WXXI AM News

diversity

*This hour includes an update on the coronavirus pandemic from WXXI's health reporter, Brett Dahlberg.

Author Linda Sue Park’s new novel, “Prairie Lotus,” tells the story of a half-Chinese girl and her white father as they make a home in Dakota Territory in 1880. In the story, Hanna and her father face racial prejudice as they try to adapt to their new surroundings. The book was released earlier this month to critical acclaim; some critics compare the historical fiction to “Little House on the Prairie.” 

Park won the Newbery Medal in 2002, becoming the first Korean American author to do so. She joins us this hour to talk about “Prairie Lotus,” its themes, and trends in children’s literature today. Our guest:

Local musicians from underrepresented communities say it can be difficult to make their mark on Rochester’s music scene, particularly because there are so many cover bands in town. They argue that original music doesn’t get the love and attention it deserves, especially if it comes from marginalized communities.

We discuss the issue from a number of angles with local musicians. Our guests:

*This episode of Connections begins with an update on the coronavirus pandemic from WXXI health reporter, Brett Dahlberg.

Gabriel Ponte-Fleary/RIT

According to a national registry, only 13 percent of the more than 10,000 sign-language interpreters in the U.S. identify as people of color.

RIT's National Technical Institute for the Deaf is trying to change that.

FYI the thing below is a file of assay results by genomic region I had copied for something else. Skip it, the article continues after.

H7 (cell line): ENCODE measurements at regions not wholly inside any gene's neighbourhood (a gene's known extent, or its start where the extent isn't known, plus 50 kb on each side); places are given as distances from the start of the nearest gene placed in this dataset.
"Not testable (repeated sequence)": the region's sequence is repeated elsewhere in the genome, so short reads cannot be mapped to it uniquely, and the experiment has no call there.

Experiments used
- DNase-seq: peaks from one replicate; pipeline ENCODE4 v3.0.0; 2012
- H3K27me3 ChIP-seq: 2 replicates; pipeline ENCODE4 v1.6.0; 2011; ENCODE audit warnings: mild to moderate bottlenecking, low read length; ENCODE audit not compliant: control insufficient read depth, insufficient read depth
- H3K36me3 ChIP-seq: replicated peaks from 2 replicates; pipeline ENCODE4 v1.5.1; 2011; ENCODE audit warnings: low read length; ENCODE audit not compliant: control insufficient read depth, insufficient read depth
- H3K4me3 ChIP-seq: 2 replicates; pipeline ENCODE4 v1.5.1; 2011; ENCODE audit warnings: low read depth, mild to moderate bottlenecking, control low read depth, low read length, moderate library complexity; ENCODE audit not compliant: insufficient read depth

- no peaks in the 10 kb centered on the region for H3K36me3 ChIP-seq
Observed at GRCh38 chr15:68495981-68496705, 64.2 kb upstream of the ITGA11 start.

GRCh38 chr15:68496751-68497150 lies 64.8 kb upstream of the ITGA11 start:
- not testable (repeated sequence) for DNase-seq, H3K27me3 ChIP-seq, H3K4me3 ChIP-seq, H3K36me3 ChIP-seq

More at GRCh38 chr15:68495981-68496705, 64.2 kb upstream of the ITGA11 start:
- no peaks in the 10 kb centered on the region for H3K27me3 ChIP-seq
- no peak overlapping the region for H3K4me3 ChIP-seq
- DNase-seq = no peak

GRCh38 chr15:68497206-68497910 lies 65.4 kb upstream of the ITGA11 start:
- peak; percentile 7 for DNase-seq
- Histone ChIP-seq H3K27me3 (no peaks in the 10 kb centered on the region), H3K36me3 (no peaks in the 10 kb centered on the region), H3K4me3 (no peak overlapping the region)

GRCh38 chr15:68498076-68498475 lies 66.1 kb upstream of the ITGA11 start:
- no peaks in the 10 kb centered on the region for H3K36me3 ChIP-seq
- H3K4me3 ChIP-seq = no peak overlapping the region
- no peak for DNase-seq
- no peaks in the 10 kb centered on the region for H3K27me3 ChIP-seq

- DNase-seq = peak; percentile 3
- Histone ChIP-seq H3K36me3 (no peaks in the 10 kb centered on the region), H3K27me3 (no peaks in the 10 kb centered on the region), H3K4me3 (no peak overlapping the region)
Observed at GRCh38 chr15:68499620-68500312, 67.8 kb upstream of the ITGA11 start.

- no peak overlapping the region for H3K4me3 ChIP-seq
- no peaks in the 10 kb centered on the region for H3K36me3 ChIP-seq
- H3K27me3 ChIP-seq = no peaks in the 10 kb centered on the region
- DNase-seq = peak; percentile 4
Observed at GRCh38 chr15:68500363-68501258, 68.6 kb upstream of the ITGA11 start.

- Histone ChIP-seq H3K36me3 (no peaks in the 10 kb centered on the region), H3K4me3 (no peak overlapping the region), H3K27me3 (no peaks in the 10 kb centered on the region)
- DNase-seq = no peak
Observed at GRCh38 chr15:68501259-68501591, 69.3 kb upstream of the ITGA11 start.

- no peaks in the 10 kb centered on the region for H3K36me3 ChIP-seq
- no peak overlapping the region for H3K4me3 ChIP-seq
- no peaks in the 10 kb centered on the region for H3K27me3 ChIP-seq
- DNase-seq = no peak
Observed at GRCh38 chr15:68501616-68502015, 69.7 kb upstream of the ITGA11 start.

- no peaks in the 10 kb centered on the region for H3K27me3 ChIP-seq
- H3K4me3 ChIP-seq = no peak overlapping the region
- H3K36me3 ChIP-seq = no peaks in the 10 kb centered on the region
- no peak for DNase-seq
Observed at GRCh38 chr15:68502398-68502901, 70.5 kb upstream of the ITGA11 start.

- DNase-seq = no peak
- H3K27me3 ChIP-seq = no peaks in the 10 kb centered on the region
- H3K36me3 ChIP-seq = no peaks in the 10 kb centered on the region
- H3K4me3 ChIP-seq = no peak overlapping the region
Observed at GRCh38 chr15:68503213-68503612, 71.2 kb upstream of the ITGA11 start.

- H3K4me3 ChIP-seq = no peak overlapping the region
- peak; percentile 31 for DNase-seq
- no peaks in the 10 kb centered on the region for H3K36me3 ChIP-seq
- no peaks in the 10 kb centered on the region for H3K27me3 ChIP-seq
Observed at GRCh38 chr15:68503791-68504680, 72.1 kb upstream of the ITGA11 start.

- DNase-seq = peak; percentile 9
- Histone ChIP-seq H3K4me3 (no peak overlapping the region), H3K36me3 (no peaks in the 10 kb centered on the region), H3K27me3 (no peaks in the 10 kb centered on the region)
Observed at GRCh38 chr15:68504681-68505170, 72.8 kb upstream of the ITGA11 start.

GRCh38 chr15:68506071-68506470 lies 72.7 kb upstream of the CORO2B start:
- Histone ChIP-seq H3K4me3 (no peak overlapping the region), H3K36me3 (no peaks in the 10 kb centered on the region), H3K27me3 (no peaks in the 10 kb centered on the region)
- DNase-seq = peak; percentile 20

About a year ago, NTID established a two-year preceptorship called the Randleman Program, which specifically addresses the need for diversity in the interpreting field. 

The program was named for Valerie Randleman, the first black interpreter in RIT's Department of Access Services.

Cephas Archie was fired from his position as the chief diversity officer for the SUNY Brockport last month. The college has not disclosed why, despite outcry from the public, including Rochester Mayor Lovely Warren.

For the first time, Archie sits down at length to discuss his work and what he understands about his dismissal. We're also joined by Shaun Nelms, superintendent of East High School, who addresses the value of diversity work. In studio:

  • Cephas Archie, former chief diversity officer at SUNY Brockport
  • Shaun Nelms, superintendent of the East EPO, and associate professor and William & Sheila Konar Director of the Center for Urban Education Success at the University of Rochester’s Warner School of Education

SUNY Brockport declined an invitation to join this discusson.

College at Brockport

The chief diversity officer at The College at Brockport has apparently been fired, and it’s resulted in a barrage of criticism of that move on social media.

The Democrat and Chronicle says that Cephas Archie confirmed that he was fired on Friday.

A spokesman for the college, John Follaco issued a statement saying that:

  

Inside Higher Ed reports that more institutions now have chief diversity officers than ever before. But what do those positions entail? How do colleges and universities make decisions about the roles and responsibilities of diversity offices, and how do they measure results when it comes to creating more diverse and inclusive campus communities?

This hour, we’re joined by local chief diversity officers who share how their institutions are providing structural responses to cultural issues. In studio: